As both a lifelong resident and now Sheriff of this wonderful city, I read with great interest several recent stories in both the Philadelphia Daily News and Philadelphia Inquirer that addressed issues of housing and the Office of the Sheriff of Philadelphia City and County itself.
The stories showed how complicated and complex each can be while illuminating the need for strict enforcement of laws already in existence, as well as more innovative ways to level the playing field for purchasing a home at a sheriff’s sale, and clarifying the procedures for getting money owed from the sale of a property.
Our other responsibilities and duties range from insuring the safety of the Criminal Justice Center, Family Court, and Traffic Court which represents about 64 individual courtrooms we protect.
We also transport more than 500 prisoners per day between the prisons and the courts, serve warrants, track down fugitives, post notices for evictions, and, of course, execute the sales of properties upon the order of the court.
Unfortunately, it is the latter we are most associated with because we are the last, and most public part of the process of someone losing his or her home.
Despite inheriting a plethora of challenges and hurdles that include a shortage of staff at almost every level, an inadequate computer and phone system, and a public image that’s less than stellar, we have made significant strides in a relatively short period of time that include:
- Approximately $10 million transferred to the city and $23.4 million to the state as proceeds from the legitimate sale of properties.
- Approximately $2 million returned in long overdue refunds to individual homeowners and defendants.
- Signing historic MOU agreements with both the City of Philadelphia and the First Judicial District to define clear relationships and mutual responsibilities that establish transparency between the Sheriff, the City and the Courts.
- Working to install a new computer system to replace an outmoded technology that restricts the ability of the office to be responsive and timely in addressing the needs of citizens as well as city and court officials.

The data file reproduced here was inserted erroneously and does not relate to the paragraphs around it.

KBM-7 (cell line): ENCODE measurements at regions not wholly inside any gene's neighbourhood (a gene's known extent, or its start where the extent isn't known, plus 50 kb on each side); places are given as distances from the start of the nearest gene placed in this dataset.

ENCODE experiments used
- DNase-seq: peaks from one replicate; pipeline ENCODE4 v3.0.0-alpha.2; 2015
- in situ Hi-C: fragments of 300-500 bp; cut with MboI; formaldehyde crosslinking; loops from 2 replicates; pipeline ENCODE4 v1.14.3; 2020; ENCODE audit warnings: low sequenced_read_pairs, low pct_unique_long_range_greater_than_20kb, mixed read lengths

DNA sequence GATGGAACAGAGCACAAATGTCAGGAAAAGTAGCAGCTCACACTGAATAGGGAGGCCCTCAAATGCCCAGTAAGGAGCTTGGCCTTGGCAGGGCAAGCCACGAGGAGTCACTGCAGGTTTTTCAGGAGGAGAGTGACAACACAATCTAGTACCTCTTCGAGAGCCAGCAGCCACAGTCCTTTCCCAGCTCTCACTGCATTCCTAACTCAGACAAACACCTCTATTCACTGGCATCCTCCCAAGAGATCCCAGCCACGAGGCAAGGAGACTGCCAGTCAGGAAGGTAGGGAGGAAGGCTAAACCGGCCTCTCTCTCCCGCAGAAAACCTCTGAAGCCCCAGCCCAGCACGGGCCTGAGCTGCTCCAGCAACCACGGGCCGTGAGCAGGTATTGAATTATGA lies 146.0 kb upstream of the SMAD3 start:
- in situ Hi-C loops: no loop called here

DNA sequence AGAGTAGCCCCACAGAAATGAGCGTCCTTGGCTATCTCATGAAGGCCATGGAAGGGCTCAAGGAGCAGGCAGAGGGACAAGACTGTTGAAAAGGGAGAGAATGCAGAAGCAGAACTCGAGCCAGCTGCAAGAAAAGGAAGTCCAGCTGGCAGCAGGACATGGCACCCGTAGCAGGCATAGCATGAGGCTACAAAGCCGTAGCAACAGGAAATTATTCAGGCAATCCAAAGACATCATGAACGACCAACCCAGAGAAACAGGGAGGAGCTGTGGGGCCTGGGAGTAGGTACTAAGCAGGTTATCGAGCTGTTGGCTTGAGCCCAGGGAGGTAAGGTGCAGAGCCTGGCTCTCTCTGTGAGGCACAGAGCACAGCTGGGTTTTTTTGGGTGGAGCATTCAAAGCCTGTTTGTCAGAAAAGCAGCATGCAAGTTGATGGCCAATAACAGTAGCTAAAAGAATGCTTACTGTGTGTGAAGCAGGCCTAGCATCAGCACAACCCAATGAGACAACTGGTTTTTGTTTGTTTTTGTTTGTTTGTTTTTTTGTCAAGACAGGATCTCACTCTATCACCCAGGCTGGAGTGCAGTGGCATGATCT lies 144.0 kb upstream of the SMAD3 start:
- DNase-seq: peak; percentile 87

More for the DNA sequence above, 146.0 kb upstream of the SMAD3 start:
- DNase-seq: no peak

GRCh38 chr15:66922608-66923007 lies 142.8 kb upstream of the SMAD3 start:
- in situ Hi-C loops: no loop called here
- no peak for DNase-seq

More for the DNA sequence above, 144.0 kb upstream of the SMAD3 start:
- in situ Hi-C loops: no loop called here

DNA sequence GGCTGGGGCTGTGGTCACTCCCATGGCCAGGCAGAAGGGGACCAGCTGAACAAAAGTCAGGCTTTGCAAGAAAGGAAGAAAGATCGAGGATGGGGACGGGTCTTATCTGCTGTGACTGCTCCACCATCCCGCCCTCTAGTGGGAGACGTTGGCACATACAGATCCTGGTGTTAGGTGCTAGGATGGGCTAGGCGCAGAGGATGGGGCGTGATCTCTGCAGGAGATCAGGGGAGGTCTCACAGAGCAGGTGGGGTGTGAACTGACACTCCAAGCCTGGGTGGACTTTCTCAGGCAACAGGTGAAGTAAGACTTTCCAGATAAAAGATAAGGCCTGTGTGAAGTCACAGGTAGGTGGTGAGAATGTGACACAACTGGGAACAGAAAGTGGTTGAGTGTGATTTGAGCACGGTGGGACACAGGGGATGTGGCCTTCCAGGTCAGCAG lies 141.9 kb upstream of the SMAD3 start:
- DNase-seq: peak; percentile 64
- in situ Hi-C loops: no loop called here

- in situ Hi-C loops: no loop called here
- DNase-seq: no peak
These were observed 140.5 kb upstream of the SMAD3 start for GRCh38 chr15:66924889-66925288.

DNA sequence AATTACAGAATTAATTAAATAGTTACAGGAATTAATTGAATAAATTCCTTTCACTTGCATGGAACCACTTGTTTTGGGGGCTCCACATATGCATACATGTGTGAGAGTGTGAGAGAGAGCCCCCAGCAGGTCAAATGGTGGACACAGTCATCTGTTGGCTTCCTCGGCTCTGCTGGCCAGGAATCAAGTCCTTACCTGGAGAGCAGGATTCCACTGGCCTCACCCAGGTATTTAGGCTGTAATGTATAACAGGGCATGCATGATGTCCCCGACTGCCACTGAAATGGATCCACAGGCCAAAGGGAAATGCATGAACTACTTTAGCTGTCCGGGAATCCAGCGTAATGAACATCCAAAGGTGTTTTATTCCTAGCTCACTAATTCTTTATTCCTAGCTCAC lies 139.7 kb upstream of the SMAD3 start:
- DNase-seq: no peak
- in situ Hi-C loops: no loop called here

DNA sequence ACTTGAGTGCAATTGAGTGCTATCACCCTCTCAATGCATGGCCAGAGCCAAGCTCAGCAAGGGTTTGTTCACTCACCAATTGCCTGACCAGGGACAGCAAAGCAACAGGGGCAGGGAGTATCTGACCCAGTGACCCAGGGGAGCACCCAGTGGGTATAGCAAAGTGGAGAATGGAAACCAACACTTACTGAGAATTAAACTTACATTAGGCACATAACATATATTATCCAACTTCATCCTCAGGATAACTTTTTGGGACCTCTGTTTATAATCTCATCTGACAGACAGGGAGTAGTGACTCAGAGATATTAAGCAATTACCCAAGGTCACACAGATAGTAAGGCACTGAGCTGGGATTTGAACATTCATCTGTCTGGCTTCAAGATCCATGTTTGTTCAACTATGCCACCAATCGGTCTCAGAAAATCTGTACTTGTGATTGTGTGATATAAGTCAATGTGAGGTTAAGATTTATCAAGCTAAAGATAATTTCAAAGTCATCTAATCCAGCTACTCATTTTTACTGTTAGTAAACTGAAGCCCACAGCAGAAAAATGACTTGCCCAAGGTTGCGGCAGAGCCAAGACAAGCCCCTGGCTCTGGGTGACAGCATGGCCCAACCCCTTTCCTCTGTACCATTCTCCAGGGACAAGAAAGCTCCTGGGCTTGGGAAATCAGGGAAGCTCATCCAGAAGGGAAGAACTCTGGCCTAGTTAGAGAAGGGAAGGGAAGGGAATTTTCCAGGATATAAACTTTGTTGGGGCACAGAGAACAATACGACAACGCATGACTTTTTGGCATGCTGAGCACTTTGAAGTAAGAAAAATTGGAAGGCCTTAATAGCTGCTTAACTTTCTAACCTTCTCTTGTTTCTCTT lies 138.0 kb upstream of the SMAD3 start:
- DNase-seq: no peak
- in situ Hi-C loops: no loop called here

Our office has also:
- Conducted 20 seminars teaching citizens “How to Buy Property at a Sheriff Sale” that’s been attended by 2500 mostly moderate income people and first time homebuyers and/or community groups looking to invest in their own communities.
- Conducted six mortgage foreclosure prevention workshops in conjunction with community organizations
- Continue to work with Women Against Abuse in protecting those women coming for court appearances and educating them on reaching out to a sheriff’s deputy if they feel threatened or unsafe in a courtroom.
After my election in 2012, I had to address and assist in two major investigations of the previous administration; a federal criminal investigation and a class action suit.
Two other major operations and financial issues also confronted me: millions of dollars in unclaimed funds owed to the state, city and individual homeowners and an outdated computer system that manages millions of dollars in mortgage foreclosure and tax sale proceeds. As outlined above, the office has now returned millions of dollars to the City of Philadelphia and its citizens as a first step toward more effective and transparent and timely operations.
So, when I read a column in the Philadelphia Daily News that says our office has a vendetta against one individual lawyer and that is why we have yet to return money on a property to his client (who has yet to produce the proper identification needed to do so), I just shake my head from side to side, then move on to the next challenge.
My immediate goals include becoming an even bigger part of the solution to ridding the city of abandoned homes and vacant lots, and continuing to streamline this organization to make it as efficient as possible.
These are challenges that are neither personal nor vengeful; two things that have no place in the Office of the Sheriff of Philadelphia City and County.